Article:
Update: Oakland County Times (formerly Oakland County 115) has an story on petitioners spreading false information to gather signatures in an effort to force the issue to go to a public vote.

Photo by soupstance

10 thoughts on “Here we go again: Ferndale gets its knickers in a bunch over a parking deck

  1. Well, I guess the folks trying to ram this thing through are getting desperate, because now they’re getting insulting about it.
    Fine. Build as many gargantuan, overpriced developments as you want along Nine Mile. Ignore all other sectors of the city, ignore all other needed projects. It will serve to stoke your ego to have a giant thing on Nine Mile. You can point to it and puff out your chest and everything.
    I’ll just tell you that 25 years ago, Royal Oak pushed two of my friends out of business in order to go ahead with their developments. Now it’s all overpriced restaurants and haughty boutiques. They have Birmingham 2.0, not Royal Oak. I wonder if they’re happy?
    Say goodbye to the reasonably-priced restaurants on Nine Mile. Say goodbye to old favorites like Library Bookstore. I mean, who need them? We need another bar where you can sip $15 vodka shots from cups carved from icebergs, or some crap like that.

      1. So who is 8-Wood Blog? Most editorial authors have a real identity. Especially when they have an agenda but use all the needed language, to seem unbiased. I believe most Ferndalians, would definitely object to Ferndale being on the course to Royal Oak 2.0

        1. Thanks for the comment. My name is Sven and I’m not trying to hide my identity or my motivations. It’s all spelled out clearly on this site.

    1. How exactly is a multifunctional parking deck going to turn Ferndale into RO? All I see it doing is bringing much needed parking to the city and at the same time making it functional. It’s smart. I see no reason why we would have to “say goodbye” to anything in Ferndale as it is just because we are introducing this structure. Those who talk so fatalistic about such a simple thing are absolutely ridiculous. Parking is severely needed. People don’t come to Ferndale sometimes especially during events/on busy nights because parking is such an issue. This is doing something to solve it. And I’m pretty sure most residents are on board, aside from those people who have businesses with a strong market share that they don’t want to be compromised. End of.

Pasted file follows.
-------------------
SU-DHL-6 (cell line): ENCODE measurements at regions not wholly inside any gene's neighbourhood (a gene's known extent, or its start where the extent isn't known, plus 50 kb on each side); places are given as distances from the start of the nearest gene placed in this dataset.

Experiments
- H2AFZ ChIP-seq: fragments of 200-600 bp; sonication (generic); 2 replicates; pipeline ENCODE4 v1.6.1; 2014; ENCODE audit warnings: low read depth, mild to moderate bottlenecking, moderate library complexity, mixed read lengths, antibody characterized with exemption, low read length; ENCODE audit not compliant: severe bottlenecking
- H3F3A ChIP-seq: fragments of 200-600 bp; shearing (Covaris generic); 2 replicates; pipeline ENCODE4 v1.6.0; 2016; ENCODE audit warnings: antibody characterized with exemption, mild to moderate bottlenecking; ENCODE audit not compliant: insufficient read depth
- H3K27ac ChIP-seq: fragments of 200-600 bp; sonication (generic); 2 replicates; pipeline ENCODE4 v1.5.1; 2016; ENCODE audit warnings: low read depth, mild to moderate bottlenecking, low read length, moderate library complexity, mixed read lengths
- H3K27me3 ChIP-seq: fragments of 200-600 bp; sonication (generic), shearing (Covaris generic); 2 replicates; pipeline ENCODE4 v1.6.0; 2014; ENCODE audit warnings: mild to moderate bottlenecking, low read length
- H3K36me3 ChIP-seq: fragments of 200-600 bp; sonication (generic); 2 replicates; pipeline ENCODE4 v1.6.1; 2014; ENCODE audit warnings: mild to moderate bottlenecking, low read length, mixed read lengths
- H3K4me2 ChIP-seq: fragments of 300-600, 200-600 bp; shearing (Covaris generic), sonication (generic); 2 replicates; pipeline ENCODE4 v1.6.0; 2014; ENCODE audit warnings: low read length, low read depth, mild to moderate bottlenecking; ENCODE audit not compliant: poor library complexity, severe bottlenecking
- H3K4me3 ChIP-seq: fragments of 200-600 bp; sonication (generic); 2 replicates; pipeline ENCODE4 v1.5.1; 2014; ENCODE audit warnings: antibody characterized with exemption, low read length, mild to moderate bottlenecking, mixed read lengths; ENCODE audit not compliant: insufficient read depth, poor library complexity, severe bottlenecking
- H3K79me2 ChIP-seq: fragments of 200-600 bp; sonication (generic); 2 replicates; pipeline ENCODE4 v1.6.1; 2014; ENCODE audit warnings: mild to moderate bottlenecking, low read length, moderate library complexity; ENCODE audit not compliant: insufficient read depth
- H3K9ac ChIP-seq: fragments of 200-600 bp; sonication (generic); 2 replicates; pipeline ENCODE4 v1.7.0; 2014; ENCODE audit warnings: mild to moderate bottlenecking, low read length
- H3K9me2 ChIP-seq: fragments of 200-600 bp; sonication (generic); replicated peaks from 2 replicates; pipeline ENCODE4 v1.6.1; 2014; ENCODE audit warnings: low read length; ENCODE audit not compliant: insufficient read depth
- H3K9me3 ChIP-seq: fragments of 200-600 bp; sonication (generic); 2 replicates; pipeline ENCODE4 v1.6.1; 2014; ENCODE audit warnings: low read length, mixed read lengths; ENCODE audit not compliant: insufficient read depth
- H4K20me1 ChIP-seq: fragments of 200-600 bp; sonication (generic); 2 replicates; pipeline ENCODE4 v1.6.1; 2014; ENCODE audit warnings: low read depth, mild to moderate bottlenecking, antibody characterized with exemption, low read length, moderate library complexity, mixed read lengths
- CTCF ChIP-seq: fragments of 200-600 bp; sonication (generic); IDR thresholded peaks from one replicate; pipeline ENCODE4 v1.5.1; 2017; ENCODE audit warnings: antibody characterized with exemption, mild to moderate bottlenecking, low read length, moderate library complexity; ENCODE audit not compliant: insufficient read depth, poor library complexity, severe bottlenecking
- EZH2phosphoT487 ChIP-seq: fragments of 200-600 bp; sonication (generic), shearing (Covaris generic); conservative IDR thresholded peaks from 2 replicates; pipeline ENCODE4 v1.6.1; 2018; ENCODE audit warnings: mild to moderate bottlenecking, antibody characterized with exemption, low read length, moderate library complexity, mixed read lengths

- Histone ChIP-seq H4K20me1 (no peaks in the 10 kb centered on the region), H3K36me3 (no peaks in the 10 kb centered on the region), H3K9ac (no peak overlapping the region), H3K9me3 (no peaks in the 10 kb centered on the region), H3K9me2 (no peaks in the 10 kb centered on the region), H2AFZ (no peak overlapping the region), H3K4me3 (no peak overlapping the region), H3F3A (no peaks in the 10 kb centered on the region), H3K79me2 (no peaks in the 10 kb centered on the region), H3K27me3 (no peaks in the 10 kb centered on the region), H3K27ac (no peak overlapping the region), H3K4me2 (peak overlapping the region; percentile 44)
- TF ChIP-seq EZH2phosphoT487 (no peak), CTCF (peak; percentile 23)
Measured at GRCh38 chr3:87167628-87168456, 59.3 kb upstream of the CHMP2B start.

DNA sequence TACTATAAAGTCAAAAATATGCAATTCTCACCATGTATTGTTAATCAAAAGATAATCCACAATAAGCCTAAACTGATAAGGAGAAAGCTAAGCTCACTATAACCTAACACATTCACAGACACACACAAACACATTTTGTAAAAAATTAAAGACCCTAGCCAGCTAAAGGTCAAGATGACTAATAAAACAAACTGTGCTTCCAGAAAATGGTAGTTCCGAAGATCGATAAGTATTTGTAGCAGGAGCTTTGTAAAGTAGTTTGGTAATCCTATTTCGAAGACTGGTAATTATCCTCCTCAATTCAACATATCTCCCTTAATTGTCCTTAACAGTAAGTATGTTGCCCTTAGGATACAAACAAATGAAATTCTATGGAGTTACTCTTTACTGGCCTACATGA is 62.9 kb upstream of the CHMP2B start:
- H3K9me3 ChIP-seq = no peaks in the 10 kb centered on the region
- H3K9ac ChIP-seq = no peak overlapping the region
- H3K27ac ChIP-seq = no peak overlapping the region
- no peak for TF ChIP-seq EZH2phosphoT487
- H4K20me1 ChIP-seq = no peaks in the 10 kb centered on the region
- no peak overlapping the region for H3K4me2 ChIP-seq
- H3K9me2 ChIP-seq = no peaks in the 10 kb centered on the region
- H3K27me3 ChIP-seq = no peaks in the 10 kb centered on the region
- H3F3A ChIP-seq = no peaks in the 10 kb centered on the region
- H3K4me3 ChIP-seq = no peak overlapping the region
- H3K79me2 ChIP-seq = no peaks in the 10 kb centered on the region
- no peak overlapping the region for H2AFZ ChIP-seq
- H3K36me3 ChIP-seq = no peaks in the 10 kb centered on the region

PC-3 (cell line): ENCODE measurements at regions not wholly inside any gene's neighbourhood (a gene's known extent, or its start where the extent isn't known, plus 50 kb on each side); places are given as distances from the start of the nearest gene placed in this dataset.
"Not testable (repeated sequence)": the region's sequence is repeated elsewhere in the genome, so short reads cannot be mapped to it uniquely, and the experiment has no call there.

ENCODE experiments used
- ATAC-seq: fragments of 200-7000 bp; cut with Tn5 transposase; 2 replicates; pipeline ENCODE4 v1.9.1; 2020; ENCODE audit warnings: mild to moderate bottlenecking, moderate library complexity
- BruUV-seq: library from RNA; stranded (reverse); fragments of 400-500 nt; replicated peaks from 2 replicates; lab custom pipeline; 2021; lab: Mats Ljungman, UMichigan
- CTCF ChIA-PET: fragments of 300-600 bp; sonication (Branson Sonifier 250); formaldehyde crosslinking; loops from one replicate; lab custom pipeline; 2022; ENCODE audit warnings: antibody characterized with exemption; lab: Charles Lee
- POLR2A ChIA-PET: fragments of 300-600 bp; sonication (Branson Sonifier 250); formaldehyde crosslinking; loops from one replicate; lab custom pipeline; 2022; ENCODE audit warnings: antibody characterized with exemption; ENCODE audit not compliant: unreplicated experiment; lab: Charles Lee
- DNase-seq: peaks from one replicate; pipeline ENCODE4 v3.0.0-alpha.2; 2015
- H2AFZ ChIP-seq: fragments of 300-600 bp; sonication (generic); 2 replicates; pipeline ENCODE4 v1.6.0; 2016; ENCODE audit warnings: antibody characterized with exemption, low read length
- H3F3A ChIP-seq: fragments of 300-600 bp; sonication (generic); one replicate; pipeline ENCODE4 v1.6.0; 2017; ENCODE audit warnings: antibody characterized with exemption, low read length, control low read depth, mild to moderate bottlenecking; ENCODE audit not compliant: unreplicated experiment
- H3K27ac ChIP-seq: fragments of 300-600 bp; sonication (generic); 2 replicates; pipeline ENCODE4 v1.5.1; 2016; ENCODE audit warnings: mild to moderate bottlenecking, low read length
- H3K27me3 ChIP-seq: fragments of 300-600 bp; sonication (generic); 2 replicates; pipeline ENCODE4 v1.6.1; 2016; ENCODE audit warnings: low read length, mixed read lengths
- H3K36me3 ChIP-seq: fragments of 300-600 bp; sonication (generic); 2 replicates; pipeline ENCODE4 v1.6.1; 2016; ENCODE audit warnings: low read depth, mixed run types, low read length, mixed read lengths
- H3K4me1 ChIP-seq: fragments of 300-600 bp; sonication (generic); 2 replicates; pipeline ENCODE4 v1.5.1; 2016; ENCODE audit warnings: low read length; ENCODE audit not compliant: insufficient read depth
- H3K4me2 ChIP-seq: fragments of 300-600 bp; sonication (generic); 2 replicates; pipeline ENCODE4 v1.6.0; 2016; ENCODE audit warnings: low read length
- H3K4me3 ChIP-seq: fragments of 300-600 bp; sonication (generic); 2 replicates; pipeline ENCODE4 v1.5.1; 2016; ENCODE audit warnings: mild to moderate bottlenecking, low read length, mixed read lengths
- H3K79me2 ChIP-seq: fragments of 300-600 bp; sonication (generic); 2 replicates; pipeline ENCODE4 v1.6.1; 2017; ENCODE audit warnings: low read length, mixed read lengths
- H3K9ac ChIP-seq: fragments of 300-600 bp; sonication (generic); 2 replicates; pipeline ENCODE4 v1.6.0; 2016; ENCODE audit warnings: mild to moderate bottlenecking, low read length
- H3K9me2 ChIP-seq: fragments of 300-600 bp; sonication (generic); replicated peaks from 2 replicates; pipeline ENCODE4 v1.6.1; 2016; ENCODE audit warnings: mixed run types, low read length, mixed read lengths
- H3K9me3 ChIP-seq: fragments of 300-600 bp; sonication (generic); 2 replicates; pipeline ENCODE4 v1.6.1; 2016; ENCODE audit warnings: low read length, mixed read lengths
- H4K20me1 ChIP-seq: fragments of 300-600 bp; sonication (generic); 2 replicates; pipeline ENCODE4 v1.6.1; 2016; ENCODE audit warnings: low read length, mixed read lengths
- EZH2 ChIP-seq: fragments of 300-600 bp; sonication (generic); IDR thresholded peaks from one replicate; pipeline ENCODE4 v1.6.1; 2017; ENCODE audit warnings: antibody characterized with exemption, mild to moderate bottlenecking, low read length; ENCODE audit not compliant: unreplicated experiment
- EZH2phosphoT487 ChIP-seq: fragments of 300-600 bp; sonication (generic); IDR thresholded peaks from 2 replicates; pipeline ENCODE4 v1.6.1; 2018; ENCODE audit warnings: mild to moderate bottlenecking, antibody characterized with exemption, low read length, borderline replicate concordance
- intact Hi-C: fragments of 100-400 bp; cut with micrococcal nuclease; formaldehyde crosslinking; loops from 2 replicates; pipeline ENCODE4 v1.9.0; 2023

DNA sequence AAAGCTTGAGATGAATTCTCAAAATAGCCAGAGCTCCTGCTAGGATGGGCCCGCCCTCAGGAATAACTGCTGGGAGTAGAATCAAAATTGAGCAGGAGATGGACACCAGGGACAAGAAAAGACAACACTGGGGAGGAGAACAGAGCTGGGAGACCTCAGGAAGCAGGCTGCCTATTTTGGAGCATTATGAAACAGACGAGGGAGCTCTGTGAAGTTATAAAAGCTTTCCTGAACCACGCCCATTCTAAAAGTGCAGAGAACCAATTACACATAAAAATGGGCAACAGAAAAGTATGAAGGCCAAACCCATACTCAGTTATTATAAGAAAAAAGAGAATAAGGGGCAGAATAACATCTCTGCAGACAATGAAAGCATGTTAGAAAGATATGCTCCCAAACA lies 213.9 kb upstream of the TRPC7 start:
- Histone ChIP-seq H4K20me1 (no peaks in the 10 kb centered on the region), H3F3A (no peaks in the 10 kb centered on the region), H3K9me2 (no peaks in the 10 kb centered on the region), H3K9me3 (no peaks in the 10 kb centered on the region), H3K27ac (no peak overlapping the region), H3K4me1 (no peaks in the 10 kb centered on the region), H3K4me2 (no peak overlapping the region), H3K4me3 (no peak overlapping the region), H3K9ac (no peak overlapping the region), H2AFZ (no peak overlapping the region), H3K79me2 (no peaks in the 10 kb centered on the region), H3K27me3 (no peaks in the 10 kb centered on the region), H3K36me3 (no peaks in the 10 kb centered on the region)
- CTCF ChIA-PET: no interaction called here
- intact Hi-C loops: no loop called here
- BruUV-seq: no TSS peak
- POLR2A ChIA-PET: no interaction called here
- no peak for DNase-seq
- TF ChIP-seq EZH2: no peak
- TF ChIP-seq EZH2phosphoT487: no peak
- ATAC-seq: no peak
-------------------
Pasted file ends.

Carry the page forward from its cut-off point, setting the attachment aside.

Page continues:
2. Fake news, really Trump is in the house. The city its the main cause of the problem. Do you really think that 45 business can survive for a year. The logical choice would be a no thrills structure. It’s simple and cost effective. Once that is completed, lets start on the parking structure on Whithington. Since the city allowed Phase II knows that parking is limited one spot per 120 units. The city said visitors and residents can park on street that is over crowed with cars, an apartment building and Senior residents.

  3. I know I stand with a small group of bus supporters but think about this: Building a $15 million dollar parking deck or promoting the existing bus services that run on Woodward and on 9 Mile. It is so weird how in other major cities people will park further away and spend more time walking or using transit but not here in Metro Detroit. If we can’t park close by and walk right in we’ll just go somewhere else. The 710 SMART bus travels on 9 Mile daily and there are at least half a dozen Woodward buses running every day. It is a myth that all cities run on: that they need to grow continuously or else people will move away and the city will shut down.

    1. Totally agree. It consistently amazes me, as someone who grew up in Ann Arbor and used the bus there to go downtown, how completely wedded people are here to the automobile. And don’t get me started on my feelings about valet parking. (Actually, maybe I should do a post on that.)

      Thanks again for reading, and the great comments.